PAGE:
The Wild Ride: A History of the North West Mounted Police 1873–1904

Review by Emily Beliveau

The Wild Ride: A History of the North West Mounted Police 1873–1904
Charles Wilkins
Stanton Atkins & Dosil Publishers
Soft cover $24.95, Hardcover $45.00

The Wild Ride: A History of the North West Mounted Police 1873–1904 is an engaging and handsomely illustrated book directed at general readers. Author Charles Wilkins is a writer whose previous books (fifteen to date, with another on the way) have documented, among other things, his adventures in grave-digging, joining the circus, and walking  from Thunder Bay to New York. Before embarking on this project, Wilkins was reportedly hesitant to write about this period of history. As Rob Alexander from Rocky Mountain Outlook writes, “Wilkins considers himself a storyteller, and given the event’s importance in Canadian history, he felt the story might best be left to historians and academics.” While I am not sufficiently well-read to evaluate how this book fits within the larger historiography of Canadian and Mountie history, as a general reader and a museum professional, The Wild Ride appealed to me in a number of ways.

Composed entirely of thick glossy pages, this book invites browsing and reads like an exhibition catalogue. Nowhere does the main text occupy an entire double-page spread. Instead, paintings, illustrations, documents, photographs, and artifacts adorn each page, serving to extend and corroborate Wilkins’ narrative. Bonus marks should be awarded for including institution-specific reference numbers for all reproduced source material. Publishers Stanton Atkins & Dosil describe their purpose as “creating beautifully illustrated and vividly written books about Canada.” With special credit to designer Roberto Dosil, they have accomplished both with The Wild Ride.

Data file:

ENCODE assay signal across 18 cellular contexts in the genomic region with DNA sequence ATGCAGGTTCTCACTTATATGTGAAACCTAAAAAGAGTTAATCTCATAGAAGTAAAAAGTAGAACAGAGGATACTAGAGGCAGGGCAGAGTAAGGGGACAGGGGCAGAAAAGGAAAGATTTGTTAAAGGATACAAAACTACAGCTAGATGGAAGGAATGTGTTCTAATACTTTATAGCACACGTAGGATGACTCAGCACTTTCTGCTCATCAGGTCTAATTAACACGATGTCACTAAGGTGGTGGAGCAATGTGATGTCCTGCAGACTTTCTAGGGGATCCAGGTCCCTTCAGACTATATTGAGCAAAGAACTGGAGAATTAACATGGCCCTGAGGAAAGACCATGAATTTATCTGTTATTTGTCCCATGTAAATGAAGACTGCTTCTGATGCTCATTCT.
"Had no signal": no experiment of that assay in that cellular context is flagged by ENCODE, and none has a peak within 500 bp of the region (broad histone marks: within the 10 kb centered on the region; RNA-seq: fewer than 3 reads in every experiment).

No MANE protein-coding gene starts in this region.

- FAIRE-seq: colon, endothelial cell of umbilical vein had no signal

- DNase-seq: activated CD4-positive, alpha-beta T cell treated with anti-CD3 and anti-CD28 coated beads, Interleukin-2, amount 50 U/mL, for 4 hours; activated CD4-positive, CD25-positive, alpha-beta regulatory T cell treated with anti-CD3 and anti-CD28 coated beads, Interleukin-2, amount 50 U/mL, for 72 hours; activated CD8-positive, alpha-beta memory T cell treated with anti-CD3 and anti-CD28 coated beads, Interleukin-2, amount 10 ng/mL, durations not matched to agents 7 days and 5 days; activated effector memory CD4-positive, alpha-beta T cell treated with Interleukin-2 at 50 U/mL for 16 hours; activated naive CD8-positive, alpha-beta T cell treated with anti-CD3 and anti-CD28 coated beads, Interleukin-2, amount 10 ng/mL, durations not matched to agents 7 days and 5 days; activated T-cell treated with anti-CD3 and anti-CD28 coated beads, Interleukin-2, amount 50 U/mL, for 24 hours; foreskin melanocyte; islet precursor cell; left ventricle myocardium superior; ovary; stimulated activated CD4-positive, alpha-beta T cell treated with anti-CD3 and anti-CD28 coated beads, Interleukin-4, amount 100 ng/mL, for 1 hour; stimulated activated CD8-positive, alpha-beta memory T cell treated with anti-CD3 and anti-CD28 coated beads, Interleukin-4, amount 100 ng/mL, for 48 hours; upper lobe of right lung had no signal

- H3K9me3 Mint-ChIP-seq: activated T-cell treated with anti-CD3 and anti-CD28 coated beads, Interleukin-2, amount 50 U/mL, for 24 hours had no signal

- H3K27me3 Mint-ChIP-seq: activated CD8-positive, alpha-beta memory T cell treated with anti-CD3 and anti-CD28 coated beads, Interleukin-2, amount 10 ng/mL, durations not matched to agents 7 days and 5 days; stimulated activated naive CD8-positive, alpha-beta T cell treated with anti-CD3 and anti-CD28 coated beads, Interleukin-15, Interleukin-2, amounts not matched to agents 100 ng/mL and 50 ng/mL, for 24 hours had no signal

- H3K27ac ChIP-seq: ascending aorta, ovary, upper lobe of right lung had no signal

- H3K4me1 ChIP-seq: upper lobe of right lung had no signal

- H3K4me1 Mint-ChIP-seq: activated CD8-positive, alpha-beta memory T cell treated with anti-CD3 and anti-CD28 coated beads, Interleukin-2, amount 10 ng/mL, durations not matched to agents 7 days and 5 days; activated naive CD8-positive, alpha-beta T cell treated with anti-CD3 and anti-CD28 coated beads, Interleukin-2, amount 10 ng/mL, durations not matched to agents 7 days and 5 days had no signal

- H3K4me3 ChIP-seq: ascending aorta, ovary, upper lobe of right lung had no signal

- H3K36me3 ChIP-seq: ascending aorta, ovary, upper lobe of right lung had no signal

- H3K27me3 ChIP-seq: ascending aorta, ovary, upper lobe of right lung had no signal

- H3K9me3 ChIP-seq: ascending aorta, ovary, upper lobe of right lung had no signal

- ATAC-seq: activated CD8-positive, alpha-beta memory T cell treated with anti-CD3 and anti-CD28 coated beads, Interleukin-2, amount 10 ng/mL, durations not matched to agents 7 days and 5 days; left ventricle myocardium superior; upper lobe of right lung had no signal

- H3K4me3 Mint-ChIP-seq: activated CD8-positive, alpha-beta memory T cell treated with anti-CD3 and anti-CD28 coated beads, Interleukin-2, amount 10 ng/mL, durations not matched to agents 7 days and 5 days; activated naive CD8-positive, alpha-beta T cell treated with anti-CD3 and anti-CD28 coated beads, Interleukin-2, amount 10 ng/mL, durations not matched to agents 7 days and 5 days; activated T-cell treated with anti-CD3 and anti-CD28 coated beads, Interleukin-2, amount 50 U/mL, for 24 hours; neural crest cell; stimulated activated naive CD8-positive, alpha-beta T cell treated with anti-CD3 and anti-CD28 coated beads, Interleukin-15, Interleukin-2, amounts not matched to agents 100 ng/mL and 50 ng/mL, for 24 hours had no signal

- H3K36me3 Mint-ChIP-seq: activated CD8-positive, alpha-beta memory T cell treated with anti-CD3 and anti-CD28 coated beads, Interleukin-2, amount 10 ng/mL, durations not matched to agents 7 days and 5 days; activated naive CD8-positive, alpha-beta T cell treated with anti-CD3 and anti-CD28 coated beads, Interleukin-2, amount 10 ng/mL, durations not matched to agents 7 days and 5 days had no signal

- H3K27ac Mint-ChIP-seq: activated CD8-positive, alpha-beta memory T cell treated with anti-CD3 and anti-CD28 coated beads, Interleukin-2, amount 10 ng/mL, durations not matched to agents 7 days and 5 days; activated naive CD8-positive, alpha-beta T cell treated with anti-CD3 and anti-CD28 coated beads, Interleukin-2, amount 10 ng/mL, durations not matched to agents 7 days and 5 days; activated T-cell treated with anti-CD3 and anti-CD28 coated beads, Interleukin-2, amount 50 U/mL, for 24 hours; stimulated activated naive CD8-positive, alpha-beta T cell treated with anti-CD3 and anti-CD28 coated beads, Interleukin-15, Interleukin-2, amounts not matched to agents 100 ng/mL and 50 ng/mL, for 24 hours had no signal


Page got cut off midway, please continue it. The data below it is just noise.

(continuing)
Amid the illustrations, the main text is divided into five chapters, wherein Wilkins sets out to substantiate his claim that

no person or institution contributed more to the transformation of the territory than a few hundred men in red coats. … In their enthusiasm, and often their naivete or ignorance, they early Mounties did what they were told to do, or felt needed doing, in the push to make one world disappear and another come into being (unpaginated front matter).

The book opens on the Red River Rebellion and the events leading to the execution of Thomas Scott. Wilkins moves through the narrative at a romp, weaving situational overviews with the motivations of historical actors. He mixes the grandiosity of the NWMP’s given task of taming the western lands of Canada with the day-to-day reality of the recruits and those they were charged with policing. The result is a substantial and playful account that, while not exhaustively rigorous, is demonstrably well-researched. The story ends following the Klondike gold rush and the “fading of the frontier period of Canadian history,” marked by the creation of new provinces and attendant provincial police forces (226).

Throughout the text, the activities of the NWMP are amply contextualized (it is telling, for instance, that thirty-five pages elapse before the creation of the force is mentioned). Related background information is covered in frequent inset pages on topics such as: Red River carts; early standard issue weapons; the Blackfoot Confederacy; and Klondike gold mining methods. Additionally, portraits and artifacts introduce people and concepts from the margins. Typically, when I read history written without references, I still look and wish for footnotes (even though I understand the many reasons to forego inline citations). The Wild Ride mollifies my desire for constant substantiation by reproducing evidence on every page.

Except for a few minor points, there is little to criticise about this book as a colourful and accessible history of the NWMP. At times, the writing feels excessively anecdotal. Furthermore, a timeline would have helped anchor the chronology amidst all the ways to be pulled out of the main account. Overall, however, this is a pleasing book in form and function, with the inclusion of material culture a particular highlight.

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Emily Beliveau holds a BA in History from Concordia University and a master’s degree in Museum Studies from the University of Toronto. 

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